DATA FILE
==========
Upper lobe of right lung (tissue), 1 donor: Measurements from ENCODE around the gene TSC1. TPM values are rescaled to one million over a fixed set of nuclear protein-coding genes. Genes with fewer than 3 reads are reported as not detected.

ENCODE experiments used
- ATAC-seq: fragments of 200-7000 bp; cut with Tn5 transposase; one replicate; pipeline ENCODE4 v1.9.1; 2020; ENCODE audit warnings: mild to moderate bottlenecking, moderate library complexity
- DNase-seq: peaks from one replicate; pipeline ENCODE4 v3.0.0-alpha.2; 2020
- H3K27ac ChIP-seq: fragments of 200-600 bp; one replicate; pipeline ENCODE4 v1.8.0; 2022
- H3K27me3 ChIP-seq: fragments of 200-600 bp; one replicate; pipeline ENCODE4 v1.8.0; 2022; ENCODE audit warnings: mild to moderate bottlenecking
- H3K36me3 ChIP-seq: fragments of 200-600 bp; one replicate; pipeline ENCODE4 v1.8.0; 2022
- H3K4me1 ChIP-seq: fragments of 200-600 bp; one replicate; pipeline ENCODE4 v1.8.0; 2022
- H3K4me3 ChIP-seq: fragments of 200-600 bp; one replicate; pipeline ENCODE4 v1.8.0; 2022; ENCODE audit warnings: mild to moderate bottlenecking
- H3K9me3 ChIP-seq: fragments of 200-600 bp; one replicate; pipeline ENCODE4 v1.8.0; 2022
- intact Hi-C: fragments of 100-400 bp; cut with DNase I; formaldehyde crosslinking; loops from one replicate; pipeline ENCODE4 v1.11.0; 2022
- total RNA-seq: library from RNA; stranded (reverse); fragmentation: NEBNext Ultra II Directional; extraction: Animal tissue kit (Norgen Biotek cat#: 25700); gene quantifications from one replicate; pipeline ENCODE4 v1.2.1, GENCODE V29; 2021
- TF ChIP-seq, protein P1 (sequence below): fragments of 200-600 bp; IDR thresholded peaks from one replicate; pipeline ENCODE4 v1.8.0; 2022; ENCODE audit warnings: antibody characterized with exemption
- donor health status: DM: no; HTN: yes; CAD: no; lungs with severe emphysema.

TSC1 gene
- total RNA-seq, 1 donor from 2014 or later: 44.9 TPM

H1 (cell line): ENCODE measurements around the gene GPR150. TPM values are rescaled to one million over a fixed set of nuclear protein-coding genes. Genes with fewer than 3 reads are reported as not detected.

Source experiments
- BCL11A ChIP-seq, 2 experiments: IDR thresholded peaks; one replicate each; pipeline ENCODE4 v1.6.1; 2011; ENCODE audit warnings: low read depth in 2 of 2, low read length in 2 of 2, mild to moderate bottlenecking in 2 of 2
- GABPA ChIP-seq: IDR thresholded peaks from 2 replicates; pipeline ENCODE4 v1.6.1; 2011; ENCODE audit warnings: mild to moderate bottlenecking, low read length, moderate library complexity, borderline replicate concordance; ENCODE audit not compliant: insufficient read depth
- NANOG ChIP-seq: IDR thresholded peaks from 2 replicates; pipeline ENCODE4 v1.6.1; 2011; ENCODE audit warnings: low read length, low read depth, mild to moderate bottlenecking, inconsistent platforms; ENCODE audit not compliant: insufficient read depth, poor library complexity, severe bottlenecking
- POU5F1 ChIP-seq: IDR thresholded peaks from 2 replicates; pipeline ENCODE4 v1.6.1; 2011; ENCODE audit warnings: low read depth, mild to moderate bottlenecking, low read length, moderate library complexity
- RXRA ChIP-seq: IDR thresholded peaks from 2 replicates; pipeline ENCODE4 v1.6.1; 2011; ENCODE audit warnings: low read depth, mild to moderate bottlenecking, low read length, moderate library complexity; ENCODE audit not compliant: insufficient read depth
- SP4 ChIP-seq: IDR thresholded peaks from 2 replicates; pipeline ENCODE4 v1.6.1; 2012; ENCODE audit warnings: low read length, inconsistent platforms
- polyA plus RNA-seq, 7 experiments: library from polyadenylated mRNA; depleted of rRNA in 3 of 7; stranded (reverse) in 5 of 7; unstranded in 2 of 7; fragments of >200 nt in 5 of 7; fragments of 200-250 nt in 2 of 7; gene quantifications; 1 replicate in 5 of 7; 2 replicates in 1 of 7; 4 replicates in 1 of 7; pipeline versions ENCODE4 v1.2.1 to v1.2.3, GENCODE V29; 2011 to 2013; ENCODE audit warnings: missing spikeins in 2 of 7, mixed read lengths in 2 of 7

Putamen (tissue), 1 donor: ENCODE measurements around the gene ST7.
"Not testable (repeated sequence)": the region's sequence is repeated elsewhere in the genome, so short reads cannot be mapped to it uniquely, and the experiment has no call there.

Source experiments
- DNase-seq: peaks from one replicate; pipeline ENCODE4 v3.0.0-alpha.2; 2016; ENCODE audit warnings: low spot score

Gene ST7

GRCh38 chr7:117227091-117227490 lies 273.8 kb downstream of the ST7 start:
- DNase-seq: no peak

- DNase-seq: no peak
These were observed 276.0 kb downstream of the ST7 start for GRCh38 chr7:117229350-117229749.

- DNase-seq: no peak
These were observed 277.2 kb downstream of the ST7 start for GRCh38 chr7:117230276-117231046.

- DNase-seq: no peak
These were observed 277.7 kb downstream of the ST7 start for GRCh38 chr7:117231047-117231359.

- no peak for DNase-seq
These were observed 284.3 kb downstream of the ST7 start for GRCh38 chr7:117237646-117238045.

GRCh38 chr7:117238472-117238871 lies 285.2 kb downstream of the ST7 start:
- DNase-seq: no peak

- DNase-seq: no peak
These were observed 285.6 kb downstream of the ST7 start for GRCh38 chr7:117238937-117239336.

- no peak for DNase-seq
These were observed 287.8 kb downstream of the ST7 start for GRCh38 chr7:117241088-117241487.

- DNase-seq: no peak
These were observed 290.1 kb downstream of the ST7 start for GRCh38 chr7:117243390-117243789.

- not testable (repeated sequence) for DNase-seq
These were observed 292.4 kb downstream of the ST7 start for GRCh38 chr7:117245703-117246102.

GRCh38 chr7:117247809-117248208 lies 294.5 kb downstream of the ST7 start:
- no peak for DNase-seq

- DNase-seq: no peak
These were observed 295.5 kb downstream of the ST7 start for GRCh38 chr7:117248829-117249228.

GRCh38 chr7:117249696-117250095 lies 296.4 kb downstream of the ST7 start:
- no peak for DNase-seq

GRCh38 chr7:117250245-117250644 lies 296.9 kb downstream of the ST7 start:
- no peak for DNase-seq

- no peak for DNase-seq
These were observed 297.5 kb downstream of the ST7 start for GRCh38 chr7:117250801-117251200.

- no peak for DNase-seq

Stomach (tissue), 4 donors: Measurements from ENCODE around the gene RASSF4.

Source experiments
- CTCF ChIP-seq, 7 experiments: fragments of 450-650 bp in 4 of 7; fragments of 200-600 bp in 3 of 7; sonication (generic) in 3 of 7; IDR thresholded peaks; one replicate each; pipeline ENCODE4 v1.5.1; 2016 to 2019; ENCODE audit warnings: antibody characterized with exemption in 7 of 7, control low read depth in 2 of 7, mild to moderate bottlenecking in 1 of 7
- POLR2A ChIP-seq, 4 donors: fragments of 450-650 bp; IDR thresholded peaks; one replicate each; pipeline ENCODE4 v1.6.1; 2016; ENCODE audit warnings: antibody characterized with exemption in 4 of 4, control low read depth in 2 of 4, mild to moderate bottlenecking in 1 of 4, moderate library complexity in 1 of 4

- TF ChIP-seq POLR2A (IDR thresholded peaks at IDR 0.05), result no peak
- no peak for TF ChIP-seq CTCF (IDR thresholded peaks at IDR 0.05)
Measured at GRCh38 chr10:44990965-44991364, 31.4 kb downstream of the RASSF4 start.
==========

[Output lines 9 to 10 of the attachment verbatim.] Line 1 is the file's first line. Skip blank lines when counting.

- H3K4me3 ChIP-seq: fragments of 200-600 bp; one replicate; pipeline ENCODE4 v1.8.0; 2022; ENCODE audit warnings: mild to moderate bottlenecking
- H3K9me3 ChIP-seq: fragments of 200-600 bp; one replicate; pipeline ENCODE4 v1.8.0; 2022